In this study, we examine the extent to which employees recognize the importance of information technologies and systems (IT/S) in developing and implementing environmental initiatives. To address this question, we first review past research on this topic and draw on a framework for examining environmental motivating forces, strategies, and employee environmental orientations. We then analyze qualitative data based on in-depth interviews with employees in financial services organizations. Our aim is to develop a richer understanding of how employees currently view IT/S issues in relation to environmental sustainability and if similarities exist between different types of financial institutions. We also assess the extent to which these employee perceptions align with both actual organizational practices, as captured in interviews with information technology managers, and practices espoused by organizations, as reflected on their corporate websites. Our findings suggest that organizations are still in the infancy stage of awareness and adoption of "Green" IT/S. As a result, we identify four types of gaps: knowledge gaps, practice gaps, opportunity gaps, and knowing-doing gaps. We suggest that future research should draw on absorptive capacity, organizational learning, and social marketing theories to help align employees' attitudes, cognitions, and behaviors and to drive environmental changes.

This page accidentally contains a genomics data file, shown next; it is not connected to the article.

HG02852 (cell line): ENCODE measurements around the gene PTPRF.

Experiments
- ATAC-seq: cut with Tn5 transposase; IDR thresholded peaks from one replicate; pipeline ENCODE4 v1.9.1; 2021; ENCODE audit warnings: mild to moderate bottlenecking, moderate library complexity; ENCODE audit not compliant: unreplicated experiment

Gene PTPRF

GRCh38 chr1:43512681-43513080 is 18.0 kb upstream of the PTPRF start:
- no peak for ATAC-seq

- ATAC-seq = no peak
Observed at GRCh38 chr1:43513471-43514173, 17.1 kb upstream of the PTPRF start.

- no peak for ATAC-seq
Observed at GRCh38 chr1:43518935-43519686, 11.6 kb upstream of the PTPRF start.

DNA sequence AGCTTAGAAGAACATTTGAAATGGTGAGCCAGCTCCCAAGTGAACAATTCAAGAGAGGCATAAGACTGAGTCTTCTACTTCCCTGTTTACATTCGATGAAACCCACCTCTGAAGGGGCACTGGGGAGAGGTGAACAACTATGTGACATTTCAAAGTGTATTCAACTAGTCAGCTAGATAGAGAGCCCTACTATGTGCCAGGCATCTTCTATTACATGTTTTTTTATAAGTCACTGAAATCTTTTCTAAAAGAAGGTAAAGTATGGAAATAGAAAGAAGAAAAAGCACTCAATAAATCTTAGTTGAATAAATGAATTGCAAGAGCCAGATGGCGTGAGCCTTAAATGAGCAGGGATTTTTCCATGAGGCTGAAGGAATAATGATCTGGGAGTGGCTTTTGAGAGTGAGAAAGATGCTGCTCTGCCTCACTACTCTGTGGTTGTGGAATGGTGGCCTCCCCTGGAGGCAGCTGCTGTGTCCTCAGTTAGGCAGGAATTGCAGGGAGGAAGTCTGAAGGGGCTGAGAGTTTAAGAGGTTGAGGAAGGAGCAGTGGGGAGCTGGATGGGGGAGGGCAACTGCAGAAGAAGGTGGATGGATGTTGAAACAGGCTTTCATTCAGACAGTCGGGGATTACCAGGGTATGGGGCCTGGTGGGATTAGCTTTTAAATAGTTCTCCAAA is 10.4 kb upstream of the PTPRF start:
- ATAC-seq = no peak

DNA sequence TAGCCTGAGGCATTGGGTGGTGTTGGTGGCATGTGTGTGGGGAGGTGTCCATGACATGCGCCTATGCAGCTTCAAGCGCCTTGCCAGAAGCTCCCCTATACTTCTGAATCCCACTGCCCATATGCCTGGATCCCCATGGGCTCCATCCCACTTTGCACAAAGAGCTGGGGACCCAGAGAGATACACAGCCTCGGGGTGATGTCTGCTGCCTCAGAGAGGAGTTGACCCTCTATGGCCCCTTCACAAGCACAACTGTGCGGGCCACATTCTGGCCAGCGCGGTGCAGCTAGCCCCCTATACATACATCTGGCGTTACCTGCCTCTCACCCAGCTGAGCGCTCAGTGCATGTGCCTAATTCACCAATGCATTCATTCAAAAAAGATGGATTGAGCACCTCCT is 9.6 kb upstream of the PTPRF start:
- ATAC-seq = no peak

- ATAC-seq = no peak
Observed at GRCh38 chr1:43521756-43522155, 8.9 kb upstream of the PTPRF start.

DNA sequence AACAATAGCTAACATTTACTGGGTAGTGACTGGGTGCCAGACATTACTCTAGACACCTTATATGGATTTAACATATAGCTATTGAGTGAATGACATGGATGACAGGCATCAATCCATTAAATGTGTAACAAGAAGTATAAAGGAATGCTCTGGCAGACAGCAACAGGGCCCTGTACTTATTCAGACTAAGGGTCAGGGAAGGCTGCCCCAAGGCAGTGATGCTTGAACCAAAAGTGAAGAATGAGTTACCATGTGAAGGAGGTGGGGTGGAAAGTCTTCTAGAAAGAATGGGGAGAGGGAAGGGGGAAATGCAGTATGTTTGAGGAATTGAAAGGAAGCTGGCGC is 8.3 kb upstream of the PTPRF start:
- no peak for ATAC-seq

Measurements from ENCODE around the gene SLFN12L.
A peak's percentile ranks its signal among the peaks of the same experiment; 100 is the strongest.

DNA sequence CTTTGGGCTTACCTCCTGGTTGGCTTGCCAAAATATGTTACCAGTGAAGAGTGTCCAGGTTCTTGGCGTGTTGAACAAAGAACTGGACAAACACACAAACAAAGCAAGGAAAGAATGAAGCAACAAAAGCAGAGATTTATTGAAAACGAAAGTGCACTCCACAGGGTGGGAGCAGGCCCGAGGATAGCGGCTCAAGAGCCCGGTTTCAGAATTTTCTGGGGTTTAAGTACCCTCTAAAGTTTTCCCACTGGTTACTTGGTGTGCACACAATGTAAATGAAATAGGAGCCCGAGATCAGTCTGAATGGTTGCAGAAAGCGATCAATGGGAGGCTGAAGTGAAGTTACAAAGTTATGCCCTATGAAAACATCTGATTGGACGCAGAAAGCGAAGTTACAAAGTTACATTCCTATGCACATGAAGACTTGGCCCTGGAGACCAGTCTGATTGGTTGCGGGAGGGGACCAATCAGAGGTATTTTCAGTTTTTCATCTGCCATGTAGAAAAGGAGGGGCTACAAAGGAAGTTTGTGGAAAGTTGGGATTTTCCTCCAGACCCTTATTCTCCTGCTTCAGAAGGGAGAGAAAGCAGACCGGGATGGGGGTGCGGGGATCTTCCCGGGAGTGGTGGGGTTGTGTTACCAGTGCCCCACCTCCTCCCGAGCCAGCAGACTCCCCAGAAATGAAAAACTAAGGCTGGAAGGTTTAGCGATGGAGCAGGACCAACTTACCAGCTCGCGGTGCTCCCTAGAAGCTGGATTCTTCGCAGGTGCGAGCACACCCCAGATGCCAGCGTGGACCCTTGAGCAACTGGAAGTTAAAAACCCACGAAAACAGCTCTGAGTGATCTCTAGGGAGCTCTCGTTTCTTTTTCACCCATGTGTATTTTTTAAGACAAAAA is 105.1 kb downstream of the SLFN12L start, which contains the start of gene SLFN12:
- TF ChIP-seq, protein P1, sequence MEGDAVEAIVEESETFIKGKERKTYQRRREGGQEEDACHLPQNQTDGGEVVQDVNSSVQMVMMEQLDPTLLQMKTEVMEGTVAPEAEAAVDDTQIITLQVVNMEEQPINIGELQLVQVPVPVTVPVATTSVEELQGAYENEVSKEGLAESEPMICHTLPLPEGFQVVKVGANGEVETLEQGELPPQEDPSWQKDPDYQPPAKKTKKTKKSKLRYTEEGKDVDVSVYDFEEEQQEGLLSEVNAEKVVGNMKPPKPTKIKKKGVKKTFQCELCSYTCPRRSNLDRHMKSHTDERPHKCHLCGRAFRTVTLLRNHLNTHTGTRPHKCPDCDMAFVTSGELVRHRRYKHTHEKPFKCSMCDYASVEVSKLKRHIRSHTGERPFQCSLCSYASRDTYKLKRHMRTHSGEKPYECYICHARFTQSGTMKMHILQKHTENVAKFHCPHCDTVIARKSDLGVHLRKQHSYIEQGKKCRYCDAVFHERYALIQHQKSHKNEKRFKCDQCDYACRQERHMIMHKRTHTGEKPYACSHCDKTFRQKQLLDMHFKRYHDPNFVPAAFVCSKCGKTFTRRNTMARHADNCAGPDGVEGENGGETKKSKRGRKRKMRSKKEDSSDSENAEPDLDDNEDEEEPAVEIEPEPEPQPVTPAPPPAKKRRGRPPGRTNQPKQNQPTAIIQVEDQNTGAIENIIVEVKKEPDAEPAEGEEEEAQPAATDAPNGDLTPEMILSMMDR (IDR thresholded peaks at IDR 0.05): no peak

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Keywords corporate social responsibility, employee perceptions, environmental sustainability, financial services industry, green, information systems, information technology
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Journal Business and Society
Jenkin, T.A. (Tracy A.), McShane, L, & Webster, J. (Jane). (2011). Green information technologies and systems: Employees' perceptions of organizational practices. Business and Society (Vol. 50, pp. 266–314). doi:10.1177/0007650311398640